Scene: On Saturday I went to the mall and I was overwhelmed.
Never a mall rat, I grew up in New Jersey in the radius of four sizable shopping malls and any number of bookstores, toy/hobby stores, tackle shops, garden centers, and bakeries. I know how to shop.
When I moved to Boston for college, my habits changed. They had to, the only indoor malls I knew were the Copley and the Prudential, and Copley was far too pricey for my college non-income. I started scouring sales in Downtown Crossing –an outdoor, cobblestone-lined district known for deep discounts at Filene’s Basement, for jewelry and diamond dealers, and, among my crowd of college-age women, for the sketchiness of male loiterers.
From Downtown Crossing I transferred my consumer dollars to the discount giants on Boylston Street and infrequent cheap-finds on Newbury Street; from Newbury to the thrift stores of Allston; from Allston to the independent gems in Jamaica Plain. The most significant change to my habits however wasn’t where I shopped but whether I shopped.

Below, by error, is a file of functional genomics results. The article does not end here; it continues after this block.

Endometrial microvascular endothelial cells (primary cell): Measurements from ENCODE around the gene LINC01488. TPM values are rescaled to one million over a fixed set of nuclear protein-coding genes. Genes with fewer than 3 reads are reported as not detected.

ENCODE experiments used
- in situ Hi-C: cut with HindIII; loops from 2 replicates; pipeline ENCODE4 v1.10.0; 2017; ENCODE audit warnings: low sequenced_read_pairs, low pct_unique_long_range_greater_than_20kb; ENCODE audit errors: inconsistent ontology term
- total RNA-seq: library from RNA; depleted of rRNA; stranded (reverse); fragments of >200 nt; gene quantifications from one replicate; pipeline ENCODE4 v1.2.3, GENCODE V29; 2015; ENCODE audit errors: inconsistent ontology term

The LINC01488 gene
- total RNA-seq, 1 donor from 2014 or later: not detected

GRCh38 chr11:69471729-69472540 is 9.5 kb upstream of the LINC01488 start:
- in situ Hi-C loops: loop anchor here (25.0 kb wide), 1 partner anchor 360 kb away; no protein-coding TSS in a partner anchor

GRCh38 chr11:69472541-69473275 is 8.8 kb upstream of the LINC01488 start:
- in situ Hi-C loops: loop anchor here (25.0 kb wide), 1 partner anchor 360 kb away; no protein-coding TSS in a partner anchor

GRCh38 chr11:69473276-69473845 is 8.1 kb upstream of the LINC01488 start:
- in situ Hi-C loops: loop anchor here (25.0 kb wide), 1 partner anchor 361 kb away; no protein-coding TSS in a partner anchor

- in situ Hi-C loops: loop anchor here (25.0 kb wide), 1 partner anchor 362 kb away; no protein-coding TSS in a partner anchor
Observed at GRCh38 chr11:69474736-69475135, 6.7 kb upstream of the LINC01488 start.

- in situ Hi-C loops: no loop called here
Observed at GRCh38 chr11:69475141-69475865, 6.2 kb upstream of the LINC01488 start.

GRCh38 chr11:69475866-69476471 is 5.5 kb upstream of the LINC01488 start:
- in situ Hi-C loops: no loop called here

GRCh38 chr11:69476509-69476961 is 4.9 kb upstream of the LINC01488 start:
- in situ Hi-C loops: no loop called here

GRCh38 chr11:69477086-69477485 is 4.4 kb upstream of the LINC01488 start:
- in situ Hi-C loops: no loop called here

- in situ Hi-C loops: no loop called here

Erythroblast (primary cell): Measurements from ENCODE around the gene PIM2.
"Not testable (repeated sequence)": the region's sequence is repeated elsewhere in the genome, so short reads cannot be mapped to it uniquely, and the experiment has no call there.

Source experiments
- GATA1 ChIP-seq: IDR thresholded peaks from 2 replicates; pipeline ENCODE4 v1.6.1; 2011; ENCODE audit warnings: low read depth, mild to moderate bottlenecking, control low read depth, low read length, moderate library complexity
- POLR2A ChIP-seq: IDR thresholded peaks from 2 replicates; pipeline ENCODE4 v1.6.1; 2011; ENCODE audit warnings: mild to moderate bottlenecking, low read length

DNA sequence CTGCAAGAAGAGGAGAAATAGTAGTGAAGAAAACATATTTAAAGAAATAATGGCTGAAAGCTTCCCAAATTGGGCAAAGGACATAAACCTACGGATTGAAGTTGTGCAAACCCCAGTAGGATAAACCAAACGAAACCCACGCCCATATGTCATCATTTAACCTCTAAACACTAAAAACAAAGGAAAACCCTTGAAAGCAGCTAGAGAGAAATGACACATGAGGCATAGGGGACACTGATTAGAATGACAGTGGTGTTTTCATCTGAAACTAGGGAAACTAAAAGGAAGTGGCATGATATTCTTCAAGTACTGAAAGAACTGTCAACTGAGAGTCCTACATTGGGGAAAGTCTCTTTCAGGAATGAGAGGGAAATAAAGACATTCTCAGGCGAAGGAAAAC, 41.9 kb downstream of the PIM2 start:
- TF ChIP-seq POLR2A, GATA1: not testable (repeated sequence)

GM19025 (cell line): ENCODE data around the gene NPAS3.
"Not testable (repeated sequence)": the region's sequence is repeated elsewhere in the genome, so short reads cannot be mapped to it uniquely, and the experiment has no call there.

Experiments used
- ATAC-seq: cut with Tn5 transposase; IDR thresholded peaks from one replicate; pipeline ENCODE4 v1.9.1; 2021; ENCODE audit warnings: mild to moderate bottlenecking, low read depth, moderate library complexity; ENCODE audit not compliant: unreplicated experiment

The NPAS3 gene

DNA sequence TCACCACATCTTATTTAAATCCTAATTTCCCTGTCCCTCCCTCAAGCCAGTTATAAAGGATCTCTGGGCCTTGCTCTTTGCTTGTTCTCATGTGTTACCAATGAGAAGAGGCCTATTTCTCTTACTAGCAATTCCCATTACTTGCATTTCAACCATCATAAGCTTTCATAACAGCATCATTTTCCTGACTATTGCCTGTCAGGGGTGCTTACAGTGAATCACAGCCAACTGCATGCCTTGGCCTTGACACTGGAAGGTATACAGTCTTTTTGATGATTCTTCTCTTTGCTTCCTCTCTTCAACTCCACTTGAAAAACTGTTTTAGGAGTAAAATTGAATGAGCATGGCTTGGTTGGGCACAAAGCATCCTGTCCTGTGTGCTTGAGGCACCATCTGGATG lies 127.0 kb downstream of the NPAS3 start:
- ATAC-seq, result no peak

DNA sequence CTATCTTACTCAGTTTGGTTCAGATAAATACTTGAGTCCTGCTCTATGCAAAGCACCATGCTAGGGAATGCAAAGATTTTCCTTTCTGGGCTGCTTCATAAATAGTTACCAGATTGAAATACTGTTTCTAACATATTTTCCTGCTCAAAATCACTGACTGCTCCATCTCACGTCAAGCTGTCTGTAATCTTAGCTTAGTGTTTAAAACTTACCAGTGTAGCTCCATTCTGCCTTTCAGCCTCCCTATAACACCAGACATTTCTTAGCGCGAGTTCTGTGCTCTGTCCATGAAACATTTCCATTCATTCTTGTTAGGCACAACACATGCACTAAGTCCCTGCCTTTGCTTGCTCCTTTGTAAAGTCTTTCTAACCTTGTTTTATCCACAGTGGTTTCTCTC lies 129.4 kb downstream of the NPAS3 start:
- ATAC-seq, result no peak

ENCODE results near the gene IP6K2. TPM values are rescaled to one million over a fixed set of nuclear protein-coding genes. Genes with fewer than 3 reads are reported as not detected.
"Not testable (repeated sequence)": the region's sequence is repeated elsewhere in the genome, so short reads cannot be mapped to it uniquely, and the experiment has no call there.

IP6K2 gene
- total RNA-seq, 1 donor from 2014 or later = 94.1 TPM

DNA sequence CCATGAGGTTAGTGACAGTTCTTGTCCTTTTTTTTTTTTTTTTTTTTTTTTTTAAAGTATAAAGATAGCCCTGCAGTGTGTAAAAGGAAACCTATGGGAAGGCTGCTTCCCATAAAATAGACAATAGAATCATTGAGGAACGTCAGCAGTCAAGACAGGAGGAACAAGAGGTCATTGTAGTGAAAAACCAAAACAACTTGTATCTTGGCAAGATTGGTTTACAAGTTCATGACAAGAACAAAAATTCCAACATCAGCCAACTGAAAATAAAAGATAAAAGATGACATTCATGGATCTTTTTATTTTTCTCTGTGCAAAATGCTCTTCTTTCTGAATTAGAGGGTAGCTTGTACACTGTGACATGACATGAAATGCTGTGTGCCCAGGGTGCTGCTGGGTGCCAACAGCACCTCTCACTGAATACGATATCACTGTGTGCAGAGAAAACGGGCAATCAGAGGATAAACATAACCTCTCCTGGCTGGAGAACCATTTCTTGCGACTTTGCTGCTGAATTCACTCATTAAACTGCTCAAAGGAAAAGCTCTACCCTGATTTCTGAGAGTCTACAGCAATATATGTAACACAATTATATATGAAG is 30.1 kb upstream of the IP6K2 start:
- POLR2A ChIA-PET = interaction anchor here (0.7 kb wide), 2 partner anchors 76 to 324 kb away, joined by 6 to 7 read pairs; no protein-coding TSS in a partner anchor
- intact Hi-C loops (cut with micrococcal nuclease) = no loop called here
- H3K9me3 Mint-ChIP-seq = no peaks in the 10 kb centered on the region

Enter, stage left: the clothing swap. Exit, stage right: browsing the retail offerings after work and on weekends, “Black Friday,” television ads, advertisements posing as magazines, blockbuster movies, and newspaper circulars. Stage rear: a single spotlight illuminates the Ikea catalog, which has essentially become a fantasy novel in my house.
Scene: My partner and I drive into the many-story parking garage of Legacy Place in Dedham, MA. Most of the spaces are taken, so we circle to the second level and I gaze out over the stores below, the cars below, the people below –the plastic, the paper, the hidden sewer and HVAC systems, the landscaping, the water flowing up into the many fixtures. Even though Legacy Place appeals to me because of its mix of mainstream and local chain favorites, I feel overwhelmed by the all-encompassing everything.
It’s just . . . so much stuff.